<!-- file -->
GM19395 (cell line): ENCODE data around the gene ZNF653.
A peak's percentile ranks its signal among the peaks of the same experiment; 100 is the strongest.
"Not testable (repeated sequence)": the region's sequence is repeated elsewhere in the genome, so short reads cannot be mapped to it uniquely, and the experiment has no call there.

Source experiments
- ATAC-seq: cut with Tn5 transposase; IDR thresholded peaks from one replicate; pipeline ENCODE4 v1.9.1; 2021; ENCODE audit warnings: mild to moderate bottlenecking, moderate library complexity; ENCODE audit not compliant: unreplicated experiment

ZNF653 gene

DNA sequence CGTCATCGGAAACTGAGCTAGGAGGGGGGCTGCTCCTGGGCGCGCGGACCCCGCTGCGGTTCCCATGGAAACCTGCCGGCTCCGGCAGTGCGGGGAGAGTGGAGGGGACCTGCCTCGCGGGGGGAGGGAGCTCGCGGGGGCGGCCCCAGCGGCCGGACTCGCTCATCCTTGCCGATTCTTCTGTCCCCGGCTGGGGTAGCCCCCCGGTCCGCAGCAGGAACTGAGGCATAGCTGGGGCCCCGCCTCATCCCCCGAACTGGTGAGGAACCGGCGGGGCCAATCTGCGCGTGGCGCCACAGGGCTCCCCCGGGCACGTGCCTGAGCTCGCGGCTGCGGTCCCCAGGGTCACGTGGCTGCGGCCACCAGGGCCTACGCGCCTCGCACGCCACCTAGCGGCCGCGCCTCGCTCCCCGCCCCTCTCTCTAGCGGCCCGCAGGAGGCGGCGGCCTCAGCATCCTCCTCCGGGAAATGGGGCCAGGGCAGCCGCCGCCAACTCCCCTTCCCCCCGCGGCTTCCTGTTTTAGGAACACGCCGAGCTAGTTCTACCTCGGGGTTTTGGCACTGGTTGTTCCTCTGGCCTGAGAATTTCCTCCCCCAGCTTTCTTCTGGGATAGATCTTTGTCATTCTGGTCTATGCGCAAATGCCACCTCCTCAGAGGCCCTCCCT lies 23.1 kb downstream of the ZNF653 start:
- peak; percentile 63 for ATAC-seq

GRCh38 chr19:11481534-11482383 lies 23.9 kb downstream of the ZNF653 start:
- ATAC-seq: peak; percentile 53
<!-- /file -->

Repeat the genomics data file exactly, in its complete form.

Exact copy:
GM19395 (cell line): ENCODE data around the gene ZNF653.
A peak's percentile ranks its signal among the peaks of the same experiment; 100 is the strongest.
"Not testable (repeated sequence)": the region's sequence is repeated elsewhere in the genome, so short reads cannot be mapped to it uniquely, and the experiment has no call there.

Source experiments
- ATAC-seq: cut with Tn5 transposase; IDR thresholded peaks from one replicate; pipeline ENCODE4 v1.9.1; 2021; ENCODE audit warnings: mild to moderate bottlenecking, moderate library complexity; ENCODE audit not compliant: unreplicated experiment

ZNF653 gene

DNA sequence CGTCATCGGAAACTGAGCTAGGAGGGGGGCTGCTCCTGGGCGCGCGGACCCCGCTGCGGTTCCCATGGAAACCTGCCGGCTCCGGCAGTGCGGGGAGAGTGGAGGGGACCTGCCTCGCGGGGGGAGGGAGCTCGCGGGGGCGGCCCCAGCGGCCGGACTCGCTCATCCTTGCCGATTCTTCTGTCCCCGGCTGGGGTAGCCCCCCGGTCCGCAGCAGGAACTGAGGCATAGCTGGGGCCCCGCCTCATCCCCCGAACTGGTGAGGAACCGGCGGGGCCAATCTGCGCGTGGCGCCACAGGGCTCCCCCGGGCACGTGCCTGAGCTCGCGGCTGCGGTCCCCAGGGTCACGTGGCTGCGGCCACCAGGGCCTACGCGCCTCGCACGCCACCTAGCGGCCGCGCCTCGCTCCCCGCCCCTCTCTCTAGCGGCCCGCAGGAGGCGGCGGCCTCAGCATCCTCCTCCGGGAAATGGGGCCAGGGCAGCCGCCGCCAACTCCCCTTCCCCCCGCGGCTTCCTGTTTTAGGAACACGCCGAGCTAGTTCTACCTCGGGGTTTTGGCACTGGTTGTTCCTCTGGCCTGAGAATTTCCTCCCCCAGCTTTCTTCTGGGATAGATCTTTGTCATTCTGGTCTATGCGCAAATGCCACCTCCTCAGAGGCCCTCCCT lies 23.1 kb downstream of the ZNF653 start:
- peak; percentile 63 for ATAC-seq

GRCh38 chr19:11481534-11482383 lies 23.9 kb downstream of the ZNF653 start:
- ATAC-seq: peak; percentile 53